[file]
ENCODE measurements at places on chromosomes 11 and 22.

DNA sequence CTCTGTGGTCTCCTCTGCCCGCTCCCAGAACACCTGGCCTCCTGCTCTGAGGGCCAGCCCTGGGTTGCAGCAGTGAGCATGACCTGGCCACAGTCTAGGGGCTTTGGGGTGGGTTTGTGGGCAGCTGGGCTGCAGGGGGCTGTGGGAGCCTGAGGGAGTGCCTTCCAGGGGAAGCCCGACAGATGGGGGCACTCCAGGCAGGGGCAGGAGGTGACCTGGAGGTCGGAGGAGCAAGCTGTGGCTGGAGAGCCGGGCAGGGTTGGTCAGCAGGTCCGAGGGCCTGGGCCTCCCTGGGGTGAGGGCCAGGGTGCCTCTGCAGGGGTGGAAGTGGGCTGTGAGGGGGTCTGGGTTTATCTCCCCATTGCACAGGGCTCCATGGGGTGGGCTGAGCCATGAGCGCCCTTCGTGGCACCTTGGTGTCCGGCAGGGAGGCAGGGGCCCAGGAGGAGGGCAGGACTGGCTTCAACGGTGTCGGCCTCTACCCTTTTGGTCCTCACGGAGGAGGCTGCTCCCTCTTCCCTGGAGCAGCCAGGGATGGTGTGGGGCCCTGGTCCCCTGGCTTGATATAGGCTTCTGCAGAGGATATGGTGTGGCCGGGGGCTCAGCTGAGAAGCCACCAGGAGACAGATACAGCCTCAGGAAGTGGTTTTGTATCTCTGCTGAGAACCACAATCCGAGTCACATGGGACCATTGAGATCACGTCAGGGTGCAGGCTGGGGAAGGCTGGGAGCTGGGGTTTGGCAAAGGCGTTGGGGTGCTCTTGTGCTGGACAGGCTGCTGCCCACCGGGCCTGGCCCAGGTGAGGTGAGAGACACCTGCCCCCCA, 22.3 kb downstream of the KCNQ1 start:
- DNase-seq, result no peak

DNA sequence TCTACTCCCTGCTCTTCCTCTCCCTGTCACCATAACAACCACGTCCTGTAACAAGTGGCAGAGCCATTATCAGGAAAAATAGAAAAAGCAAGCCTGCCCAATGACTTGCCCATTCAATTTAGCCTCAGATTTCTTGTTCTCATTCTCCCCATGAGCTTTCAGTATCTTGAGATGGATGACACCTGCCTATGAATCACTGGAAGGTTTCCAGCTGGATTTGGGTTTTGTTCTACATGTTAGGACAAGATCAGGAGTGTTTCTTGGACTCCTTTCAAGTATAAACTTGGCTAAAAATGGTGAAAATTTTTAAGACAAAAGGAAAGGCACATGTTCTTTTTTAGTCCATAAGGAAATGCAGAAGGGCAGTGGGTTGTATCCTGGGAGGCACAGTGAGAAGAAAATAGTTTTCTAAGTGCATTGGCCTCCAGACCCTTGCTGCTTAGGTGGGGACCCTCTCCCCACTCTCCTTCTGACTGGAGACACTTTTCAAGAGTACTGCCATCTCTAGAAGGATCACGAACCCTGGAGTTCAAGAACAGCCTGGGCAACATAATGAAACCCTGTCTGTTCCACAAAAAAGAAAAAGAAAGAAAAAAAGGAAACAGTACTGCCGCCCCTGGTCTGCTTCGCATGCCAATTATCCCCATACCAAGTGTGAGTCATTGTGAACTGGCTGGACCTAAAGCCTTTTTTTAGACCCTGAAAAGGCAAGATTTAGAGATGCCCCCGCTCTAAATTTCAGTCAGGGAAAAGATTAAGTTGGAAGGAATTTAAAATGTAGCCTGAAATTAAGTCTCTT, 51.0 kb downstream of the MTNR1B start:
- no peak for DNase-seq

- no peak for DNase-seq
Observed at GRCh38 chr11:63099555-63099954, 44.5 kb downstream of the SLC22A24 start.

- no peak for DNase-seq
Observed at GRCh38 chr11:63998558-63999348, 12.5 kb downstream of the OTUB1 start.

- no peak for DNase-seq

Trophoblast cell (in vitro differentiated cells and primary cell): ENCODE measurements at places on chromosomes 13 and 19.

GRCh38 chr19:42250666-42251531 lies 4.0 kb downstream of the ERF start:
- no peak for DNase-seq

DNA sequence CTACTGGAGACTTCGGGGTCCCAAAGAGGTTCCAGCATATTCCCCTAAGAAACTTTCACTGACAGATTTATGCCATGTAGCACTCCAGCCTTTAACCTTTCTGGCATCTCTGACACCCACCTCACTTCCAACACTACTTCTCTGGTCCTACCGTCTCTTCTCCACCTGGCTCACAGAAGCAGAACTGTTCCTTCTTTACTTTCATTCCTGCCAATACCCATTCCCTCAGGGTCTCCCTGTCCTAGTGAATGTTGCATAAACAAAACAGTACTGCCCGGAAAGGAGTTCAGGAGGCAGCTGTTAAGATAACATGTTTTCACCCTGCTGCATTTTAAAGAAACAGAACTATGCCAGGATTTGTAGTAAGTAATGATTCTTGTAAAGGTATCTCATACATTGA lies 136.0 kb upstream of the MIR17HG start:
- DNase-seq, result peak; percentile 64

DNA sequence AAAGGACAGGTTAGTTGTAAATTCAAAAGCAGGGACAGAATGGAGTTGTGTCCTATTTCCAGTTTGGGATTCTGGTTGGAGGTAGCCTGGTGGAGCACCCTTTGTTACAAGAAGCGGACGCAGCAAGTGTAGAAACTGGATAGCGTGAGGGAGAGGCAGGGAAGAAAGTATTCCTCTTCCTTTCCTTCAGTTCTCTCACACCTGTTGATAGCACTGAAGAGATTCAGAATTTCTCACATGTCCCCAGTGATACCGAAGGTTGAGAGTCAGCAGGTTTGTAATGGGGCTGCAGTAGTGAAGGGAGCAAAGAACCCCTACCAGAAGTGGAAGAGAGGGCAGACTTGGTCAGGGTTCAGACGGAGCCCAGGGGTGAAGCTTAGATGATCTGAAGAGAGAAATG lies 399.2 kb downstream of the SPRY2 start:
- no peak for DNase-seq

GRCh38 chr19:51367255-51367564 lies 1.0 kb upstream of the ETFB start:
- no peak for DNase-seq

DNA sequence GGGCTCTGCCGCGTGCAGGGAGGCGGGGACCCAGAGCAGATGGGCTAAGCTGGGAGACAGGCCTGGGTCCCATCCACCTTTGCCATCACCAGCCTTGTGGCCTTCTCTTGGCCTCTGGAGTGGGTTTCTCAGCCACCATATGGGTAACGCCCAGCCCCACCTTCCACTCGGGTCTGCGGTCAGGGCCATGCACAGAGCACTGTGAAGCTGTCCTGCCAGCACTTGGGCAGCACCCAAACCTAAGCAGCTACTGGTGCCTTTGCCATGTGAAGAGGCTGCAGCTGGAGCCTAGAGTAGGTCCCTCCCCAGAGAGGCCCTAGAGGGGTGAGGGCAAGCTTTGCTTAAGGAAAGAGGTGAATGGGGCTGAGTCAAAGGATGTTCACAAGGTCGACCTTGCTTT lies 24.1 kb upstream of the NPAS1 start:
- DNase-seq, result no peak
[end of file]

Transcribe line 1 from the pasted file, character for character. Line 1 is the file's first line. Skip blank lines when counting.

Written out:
ENCODE measurements at places on chromosomes 11 and 22.